It describes the 200,000 jobs, one million solar roofs, and 16 GW of installed capacity the distributed solar industry now represents. It also reminds readers that the industry faces state-level policy fights across the country in defense of net energy metering (NEM) and other crucial supports while it searches for a new SEIA CEO. Click to read the entire article.
The Tesla-SolarCity proposed merger is really just the tip of the energy cloud: “This emerging energy cloud landscape, a concept that borrows from cloud computing, represents a range of technical, commercial, environmental, and regulatory changes that challenge the traditional hub-and-spoke grid architecture.” [Elon Musk]. Click to read more.
In an upcoming webinar titled The Integrated DER Ecosystem, Navigant Research and two industry leaders, SolarCity and Generate Capital, will discuss how these bundling trends, in addition to other advances in the DER landscape, present opportunities and challenges in the market. The transition to the energy cloud is a bumpy path, but it is already redefining the grid architecture and customer relationships of the future.
A recent report from Navigant Researchexamines the market for solar photovoltaic (PV), including forecasts for capacity and revenue, segmented by region and country, through 2024.
The global electric power industry is evolving into a model that offers more diversity, both in terms of generation and in the ownership of generation assets, and solar PV is one technology at the head of this change. Following years of unsustainable pricing and oversupply, demand for solar PV systems has finally caught up, with 2015 expected to be the year when the global solar PV market shifts and starts to compete with other technologies. According to a recent report from Navigant Research, global revenue from solar PV installations is expected to total more than $1.2 trillion from 2015 to 2024.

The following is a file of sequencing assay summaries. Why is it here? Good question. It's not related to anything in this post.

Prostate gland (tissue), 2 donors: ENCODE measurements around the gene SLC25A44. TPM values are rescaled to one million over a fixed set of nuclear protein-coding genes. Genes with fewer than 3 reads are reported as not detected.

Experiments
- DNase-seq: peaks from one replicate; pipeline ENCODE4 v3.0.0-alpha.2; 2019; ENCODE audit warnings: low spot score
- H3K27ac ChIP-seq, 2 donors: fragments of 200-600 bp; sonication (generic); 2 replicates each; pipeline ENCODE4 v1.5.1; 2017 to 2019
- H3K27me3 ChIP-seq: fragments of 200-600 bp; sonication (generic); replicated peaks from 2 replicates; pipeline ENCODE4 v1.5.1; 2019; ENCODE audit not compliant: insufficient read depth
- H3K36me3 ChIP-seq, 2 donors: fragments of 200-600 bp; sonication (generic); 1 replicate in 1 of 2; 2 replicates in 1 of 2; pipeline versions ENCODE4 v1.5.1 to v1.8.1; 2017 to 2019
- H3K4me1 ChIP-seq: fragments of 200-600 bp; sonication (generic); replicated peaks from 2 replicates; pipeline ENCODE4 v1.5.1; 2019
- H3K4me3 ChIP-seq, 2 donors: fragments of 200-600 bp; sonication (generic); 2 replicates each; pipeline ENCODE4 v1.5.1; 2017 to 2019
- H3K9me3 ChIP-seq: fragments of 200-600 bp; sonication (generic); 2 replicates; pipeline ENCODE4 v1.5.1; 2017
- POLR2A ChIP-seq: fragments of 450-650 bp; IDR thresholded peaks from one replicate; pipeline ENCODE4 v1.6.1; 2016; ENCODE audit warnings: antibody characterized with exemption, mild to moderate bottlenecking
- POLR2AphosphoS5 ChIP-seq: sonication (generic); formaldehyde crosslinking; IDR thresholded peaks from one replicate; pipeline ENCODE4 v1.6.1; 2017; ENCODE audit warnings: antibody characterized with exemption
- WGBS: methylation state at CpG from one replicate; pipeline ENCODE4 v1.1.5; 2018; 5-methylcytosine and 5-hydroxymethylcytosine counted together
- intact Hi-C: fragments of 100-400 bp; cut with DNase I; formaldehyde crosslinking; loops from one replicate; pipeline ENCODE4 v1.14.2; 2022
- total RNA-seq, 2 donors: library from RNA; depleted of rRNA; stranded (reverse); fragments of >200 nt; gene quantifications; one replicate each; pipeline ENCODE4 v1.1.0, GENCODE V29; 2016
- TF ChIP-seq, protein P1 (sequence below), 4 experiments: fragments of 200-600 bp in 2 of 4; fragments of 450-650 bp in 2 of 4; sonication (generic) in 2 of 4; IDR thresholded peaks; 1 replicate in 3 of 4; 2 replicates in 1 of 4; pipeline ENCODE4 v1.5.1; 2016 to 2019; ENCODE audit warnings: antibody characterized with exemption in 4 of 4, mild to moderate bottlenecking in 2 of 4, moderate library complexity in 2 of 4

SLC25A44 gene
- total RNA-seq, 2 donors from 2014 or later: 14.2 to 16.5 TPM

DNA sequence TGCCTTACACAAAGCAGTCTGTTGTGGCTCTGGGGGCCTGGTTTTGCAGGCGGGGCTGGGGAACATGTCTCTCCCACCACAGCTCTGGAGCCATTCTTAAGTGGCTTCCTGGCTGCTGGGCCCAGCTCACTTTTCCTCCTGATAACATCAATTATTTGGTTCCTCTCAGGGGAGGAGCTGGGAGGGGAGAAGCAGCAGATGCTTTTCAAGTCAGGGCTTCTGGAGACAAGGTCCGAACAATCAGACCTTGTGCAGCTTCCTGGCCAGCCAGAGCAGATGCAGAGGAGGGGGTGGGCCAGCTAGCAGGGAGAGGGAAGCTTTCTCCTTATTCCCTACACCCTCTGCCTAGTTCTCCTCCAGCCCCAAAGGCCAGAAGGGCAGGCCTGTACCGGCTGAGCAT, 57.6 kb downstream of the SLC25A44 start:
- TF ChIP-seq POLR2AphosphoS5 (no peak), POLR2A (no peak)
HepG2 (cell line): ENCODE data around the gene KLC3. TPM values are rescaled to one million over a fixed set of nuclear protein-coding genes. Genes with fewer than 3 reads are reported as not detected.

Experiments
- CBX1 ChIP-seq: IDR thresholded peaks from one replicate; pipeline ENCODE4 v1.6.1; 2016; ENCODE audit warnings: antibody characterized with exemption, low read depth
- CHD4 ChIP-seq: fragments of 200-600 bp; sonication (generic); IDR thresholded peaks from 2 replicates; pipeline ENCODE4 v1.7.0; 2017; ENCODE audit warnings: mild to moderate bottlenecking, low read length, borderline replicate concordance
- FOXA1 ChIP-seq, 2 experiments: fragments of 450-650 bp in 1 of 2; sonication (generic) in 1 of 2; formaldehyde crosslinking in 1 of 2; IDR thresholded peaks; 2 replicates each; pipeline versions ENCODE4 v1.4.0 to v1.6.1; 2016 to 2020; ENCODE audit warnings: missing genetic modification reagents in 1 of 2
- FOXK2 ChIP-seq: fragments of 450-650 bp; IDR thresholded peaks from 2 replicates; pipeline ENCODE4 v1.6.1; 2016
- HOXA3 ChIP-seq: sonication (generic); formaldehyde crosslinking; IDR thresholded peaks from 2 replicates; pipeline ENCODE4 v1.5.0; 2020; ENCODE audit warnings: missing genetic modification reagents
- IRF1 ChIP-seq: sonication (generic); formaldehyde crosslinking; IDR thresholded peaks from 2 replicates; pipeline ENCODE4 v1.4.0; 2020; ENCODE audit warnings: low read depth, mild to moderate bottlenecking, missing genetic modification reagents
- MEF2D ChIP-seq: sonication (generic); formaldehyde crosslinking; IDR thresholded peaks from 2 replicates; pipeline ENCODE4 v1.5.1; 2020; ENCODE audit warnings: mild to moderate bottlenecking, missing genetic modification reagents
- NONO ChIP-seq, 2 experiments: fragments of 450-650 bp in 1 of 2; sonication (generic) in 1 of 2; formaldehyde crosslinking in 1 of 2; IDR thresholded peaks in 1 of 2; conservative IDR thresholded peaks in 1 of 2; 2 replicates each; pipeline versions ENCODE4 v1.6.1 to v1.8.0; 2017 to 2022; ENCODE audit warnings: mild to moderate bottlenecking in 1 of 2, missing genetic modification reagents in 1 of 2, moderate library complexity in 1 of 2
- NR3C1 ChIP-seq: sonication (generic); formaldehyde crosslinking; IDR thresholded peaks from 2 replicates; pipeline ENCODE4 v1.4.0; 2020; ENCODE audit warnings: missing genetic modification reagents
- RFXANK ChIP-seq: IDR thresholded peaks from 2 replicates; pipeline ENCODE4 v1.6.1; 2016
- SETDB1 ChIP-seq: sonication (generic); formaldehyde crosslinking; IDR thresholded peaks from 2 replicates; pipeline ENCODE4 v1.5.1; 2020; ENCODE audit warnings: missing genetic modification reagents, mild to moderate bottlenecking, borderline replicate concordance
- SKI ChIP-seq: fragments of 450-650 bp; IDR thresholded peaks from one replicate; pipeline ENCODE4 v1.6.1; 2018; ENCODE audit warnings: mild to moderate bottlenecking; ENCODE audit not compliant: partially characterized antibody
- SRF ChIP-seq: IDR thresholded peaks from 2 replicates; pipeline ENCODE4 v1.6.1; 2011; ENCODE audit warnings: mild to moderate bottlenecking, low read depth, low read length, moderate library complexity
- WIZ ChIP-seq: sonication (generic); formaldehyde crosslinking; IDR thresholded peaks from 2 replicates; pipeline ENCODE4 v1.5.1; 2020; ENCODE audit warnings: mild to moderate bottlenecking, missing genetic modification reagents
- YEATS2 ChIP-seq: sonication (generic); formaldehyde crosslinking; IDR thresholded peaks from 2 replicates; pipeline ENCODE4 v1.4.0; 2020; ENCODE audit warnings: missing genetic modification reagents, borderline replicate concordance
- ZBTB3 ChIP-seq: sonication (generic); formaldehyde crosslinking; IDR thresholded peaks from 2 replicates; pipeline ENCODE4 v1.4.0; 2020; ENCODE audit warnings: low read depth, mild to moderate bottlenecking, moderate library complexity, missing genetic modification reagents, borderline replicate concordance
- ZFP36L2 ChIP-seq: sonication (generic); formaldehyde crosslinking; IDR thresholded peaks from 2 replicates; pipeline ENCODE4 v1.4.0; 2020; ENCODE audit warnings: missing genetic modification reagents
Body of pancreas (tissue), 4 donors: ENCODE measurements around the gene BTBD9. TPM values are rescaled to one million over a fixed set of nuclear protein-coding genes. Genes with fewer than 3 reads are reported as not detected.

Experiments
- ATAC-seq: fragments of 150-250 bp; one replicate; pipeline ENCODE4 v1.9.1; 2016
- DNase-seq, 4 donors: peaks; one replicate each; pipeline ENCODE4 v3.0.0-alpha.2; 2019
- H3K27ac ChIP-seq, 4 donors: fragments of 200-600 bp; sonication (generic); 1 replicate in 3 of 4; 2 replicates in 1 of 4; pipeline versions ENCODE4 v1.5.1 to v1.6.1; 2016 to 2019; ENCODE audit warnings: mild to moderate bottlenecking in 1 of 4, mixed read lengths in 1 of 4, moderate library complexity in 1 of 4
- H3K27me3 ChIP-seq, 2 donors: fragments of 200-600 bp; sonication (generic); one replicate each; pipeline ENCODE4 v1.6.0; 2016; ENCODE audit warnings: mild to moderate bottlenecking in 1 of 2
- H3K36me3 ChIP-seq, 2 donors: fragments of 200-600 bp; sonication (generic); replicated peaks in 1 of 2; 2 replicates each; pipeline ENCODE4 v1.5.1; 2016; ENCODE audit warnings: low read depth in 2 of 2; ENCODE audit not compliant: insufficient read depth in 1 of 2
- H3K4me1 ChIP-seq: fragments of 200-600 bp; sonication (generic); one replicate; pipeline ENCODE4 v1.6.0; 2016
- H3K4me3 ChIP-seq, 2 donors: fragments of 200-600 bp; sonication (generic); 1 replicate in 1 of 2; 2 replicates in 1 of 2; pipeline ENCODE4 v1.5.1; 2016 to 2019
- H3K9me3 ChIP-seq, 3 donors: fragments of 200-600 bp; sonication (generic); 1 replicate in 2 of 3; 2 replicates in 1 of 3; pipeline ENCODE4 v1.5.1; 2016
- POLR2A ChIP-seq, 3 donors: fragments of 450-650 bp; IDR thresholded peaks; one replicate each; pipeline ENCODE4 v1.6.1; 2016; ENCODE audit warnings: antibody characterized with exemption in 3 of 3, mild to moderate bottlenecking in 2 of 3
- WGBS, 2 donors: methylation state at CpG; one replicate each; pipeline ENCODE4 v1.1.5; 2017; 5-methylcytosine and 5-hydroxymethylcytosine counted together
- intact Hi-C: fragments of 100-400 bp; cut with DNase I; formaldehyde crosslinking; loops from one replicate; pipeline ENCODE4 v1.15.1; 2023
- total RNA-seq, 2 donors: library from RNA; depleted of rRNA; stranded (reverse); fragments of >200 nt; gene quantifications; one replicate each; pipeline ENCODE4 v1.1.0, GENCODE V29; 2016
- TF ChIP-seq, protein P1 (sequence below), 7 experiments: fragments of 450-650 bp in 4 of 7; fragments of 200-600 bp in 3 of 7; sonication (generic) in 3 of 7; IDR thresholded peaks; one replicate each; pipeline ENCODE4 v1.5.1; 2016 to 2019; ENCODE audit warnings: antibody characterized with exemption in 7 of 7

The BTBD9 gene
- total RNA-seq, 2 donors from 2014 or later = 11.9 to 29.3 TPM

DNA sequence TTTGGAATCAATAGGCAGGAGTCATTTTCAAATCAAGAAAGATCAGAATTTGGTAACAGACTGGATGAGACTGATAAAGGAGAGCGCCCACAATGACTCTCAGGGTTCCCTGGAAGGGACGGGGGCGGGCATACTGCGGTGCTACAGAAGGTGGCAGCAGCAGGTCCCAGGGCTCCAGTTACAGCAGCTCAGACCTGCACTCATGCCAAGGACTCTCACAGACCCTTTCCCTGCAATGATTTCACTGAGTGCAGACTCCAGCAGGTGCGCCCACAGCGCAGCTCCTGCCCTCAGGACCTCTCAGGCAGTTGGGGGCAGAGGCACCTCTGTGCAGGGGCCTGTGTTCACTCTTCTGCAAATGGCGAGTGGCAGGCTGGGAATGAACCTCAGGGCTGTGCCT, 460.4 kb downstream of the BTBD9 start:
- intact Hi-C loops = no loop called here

“ . . . Today, there are about 270 distributed energy storage projects across the United States with a combined capacity of 212 megawatts, according to Green Tech Media Research.
But now the industry is expected to surge, in part as a result of a ruling by the Federal Energy Regulatory Commission that increased the pay for “fast”-responding energy sources like batteries.
A report recently released by Navigant Research predicts that global energy storage is expected to grow dramatically over the next decade, from 538 megawatts this year to 20.8 gigawatts. A gigawatt can power about 1 million homes.”